Contributed by Kevin Allen
The Spanish Flu hit the Elk Valley hard. During October and November 1918, thousands became sick and 59 people died.
The first case in Fernie was a sick lumberjack from Jaffray—cases then grew exponentially. Commercial travellers were quickly blamed and referred to locally as “the foreign element.”
As the pandemic worsened, Fernie Mayor Geo Thomson reacted by proclaiming all schools, places of amusement and public gatherings closed.
The health inspector put sick households under quarantine—a red sticker on your door alerted neighbours that you were not allowed out.
As the health system became overwhelmed, the Napanee Hotel, Victoria Hall and the King’s Hotel became emergency hospitals. Private citizens responded to the crisis in kind, creating a volunteer nursing corp.
The most notable of these courageous volunteers was Aagot “Agnes” Anderson of West Fernie. Agnes was born in Norway and immigrated to North America with her husband, arriving in Fernie in 1907 via Wisconsin.
When the call for volunteer nurses came, Agnes answered. She was put in charge of nursing at the King’s Hospital and, by all accounts, worked day and night to relieve the suffering of her patients.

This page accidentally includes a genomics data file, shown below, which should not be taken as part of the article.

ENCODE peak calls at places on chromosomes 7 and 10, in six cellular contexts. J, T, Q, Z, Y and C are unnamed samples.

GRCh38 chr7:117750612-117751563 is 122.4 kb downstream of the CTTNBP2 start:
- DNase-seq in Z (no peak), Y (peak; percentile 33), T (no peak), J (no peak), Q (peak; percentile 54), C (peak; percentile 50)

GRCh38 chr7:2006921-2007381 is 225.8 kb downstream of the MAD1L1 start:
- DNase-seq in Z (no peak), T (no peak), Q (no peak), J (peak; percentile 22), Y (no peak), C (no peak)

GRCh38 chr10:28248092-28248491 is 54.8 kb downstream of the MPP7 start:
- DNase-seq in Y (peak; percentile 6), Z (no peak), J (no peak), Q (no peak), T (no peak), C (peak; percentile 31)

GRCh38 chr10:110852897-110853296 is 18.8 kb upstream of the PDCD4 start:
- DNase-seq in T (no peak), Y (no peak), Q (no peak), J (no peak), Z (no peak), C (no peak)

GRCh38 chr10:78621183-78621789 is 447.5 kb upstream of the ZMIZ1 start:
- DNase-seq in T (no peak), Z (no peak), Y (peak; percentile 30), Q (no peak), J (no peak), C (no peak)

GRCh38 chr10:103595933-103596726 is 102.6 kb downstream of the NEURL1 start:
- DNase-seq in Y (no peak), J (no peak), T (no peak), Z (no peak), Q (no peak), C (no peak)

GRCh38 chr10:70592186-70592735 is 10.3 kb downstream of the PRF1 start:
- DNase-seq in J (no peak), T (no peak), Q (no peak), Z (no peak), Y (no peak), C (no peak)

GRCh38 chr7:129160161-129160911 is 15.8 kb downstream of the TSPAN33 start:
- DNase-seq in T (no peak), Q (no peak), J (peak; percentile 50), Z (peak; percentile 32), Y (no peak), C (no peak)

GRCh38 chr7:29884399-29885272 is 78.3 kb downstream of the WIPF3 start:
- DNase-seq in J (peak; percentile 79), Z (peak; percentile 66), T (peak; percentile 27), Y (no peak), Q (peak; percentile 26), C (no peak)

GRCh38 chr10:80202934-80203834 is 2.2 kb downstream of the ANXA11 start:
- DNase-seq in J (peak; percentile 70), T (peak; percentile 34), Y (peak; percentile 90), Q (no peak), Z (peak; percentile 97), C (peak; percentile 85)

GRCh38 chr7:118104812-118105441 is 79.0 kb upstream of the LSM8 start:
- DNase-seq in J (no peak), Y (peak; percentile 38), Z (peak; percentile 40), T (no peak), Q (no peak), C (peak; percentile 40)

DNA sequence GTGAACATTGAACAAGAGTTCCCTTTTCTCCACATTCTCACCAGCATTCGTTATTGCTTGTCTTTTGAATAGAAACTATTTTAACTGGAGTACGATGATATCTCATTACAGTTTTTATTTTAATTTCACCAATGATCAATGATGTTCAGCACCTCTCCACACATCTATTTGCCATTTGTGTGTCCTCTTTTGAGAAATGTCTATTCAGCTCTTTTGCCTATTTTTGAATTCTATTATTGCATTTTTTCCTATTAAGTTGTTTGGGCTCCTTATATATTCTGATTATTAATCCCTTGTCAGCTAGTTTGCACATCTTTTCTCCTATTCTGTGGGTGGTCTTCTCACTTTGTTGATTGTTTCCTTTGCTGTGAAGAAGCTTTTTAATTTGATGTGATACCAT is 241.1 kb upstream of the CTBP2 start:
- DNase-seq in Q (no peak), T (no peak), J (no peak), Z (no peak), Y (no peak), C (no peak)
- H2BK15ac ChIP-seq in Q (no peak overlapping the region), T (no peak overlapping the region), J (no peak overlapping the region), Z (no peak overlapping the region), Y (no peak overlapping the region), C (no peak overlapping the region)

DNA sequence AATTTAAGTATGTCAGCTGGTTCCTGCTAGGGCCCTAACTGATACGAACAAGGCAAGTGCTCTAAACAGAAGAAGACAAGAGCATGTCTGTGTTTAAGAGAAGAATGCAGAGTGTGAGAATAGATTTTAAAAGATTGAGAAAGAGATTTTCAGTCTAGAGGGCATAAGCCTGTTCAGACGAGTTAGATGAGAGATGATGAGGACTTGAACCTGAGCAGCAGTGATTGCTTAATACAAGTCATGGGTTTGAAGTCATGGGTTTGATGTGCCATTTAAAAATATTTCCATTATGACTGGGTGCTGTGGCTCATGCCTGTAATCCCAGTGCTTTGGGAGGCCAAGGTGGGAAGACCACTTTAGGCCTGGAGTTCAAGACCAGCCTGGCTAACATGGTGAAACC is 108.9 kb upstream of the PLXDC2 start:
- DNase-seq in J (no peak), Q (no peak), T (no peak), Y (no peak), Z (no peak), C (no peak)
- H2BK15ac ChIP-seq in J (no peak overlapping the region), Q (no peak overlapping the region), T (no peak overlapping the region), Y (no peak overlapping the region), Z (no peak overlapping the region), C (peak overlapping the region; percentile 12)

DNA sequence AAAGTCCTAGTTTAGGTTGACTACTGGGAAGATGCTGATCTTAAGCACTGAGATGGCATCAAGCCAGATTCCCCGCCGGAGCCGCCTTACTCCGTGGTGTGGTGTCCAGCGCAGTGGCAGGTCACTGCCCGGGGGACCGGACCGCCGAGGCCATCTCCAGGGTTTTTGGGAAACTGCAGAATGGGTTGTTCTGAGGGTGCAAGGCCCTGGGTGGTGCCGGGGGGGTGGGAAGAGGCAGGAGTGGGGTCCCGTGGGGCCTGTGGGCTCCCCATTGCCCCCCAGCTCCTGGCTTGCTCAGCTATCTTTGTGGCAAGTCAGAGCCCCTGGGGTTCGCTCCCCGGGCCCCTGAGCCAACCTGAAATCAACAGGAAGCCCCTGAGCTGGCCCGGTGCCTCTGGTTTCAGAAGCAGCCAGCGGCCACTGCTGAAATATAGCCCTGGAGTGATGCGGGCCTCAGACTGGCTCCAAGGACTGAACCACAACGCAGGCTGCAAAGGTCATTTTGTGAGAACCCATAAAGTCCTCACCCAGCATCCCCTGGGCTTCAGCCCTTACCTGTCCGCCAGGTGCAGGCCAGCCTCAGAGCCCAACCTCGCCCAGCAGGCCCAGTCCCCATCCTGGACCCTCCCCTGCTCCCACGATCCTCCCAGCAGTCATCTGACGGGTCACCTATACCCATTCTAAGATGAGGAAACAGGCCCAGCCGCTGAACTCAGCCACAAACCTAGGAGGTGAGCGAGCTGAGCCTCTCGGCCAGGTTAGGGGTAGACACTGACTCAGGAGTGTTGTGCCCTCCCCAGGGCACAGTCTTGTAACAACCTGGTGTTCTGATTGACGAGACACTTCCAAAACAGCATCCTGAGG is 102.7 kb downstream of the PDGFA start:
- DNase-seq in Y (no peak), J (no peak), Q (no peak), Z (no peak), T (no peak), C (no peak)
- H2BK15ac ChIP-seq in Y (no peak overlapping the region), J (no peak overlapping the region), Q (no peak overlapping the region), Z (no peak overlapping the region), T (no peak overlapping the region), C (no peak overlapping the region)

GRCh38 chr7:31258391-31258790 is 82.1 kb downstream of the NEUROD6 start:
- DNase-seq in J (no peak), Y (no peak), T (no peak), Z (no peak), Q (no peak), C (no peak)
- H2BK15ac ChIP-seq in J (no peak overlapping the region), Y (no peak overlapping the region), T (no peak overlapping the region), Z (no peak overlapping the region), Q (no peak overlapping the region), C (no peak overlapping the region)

Sadly, in mid-November, she became sick herself and died a week later, as the pandemic was ending in Fernie.
The November 22, 1918 edition of The Free Press reported:
“Mrs. Anderson endeared herself to every man, woman or child who knew her. She was ever engaged in looking after and helping those who were sick or in distress and the expressions that have been heard during the recent illness show the universal respect and love in which she was held.
Her friends have suffered an irreparable loss and the City of Fernie loses a splendid woman. Mrs. Anderson leaves a husband and three sons to mourn her death. Arthur, who is serving with the American flying corps in France, Harold, who is attending McGill University on Montreal and Oscar, with the Bank of Commerce staff at Saskatoon.
The bereaved husband and sons have the sympathy of every citizen of Fernie.”
Agnes’ funeral was held on the afternoon of November 28. It was largely attended, “showing the respect in which she was held by the citizens of this town.”
Agnes was 45 when she died.
Kevin Allen is an award-winning writer and historian currently working on a book about West Fernie history, a project of the Fernie Museum through generous financial support from the RDEK.